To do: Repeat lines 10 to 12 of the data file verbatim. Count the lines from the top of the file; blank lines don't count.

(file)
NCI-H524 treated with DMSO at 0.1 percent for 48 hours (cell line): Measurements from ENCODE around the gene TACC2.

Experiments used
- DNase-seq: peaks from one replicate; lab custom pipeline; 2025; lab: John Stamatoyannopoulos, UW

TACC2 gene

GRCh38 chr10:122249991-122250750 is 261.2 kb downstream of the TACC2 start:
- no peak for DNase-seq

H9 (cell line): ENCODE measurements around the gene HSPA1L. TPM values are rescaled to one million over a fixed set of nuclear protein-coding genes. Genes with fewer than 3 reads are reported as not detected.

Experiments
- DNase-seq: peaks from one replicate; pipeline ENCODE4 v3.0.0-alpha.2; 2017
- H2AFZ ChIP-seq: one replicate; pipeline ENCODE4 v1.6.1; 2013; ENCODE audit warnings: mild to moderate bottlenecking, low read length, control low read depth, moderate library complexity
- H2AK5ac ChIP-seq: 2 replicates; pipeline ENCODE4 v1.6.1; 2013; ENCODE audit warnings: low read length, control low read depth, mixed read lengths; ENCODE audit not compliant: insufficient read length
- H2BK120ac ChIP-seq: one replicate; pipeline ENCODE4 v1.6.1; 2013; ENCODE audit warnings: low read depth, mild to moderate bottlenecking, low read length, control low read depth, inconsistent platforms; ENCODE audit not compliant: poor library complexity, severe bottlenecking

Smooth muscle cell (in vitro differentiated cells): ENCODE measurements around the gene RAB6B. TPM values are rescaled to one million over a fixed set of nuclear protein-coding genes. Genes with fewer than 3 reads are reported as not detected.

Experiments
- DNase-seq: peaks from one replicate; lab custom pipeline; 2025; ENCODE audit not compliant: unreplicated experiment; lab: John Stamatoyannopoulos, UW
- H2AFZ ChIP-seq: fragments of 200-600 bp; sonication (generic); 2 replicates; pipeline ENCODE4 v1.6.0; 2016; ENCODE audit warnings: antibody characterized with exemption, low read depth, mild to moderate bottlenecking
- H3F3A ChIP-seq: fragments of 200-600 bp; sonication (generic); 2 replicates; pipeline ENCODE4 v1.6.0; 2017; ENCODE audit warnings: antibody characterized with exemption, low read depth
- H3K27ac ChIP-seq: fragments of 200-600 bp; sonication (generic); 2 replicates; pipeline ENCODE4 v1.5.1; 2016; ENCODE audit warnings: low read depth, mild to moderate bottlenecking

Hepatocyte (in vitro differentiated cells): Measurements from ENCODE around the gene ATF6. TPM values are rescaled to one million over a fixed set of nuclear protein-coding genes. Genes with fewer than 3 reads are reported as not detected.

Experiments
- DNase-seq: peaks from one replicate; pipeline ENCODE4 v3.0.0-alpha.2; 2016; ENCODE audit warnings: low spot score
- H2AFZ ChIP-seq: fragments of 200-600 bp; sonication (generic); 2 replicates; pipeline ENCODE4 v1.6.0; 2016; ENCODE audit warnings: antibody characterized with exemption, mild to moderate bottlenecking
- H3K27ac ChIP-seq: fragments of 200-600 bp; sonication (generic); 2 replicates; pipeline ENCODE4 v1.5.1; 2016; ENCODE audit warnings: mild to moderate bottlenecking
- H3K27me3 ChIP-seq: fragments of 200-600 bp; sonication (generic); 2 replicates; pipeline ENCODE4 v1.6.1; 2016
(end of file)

- H2AFZ ChIP-seq: one replicate; pipeline ENCODE4 v1.6.1; 2013; ENCODE audit warnings: mild to moderate bottlenecking, low read length, control low read depth, moderate library complexity
- H2AK5ac ChIP-seq: 2 replicates; pipeline ENCODE4 v1.6.1; 2013; ENCODE audit warnings: low read length, control low read depth, mixed read lengths; ENCODE audit not compliant: insufficient read length
- H2BK120ac ChIP-seq: one replicate; pipeline ENCODE4 v1.6.1; 2013; ENCODE audit warnings: low read depth, mild to moderate bottlenecking, low read length, control low read depth, inconsistent platforms; ENCODE audit not compliant: poor library complexity, severe bottlenecking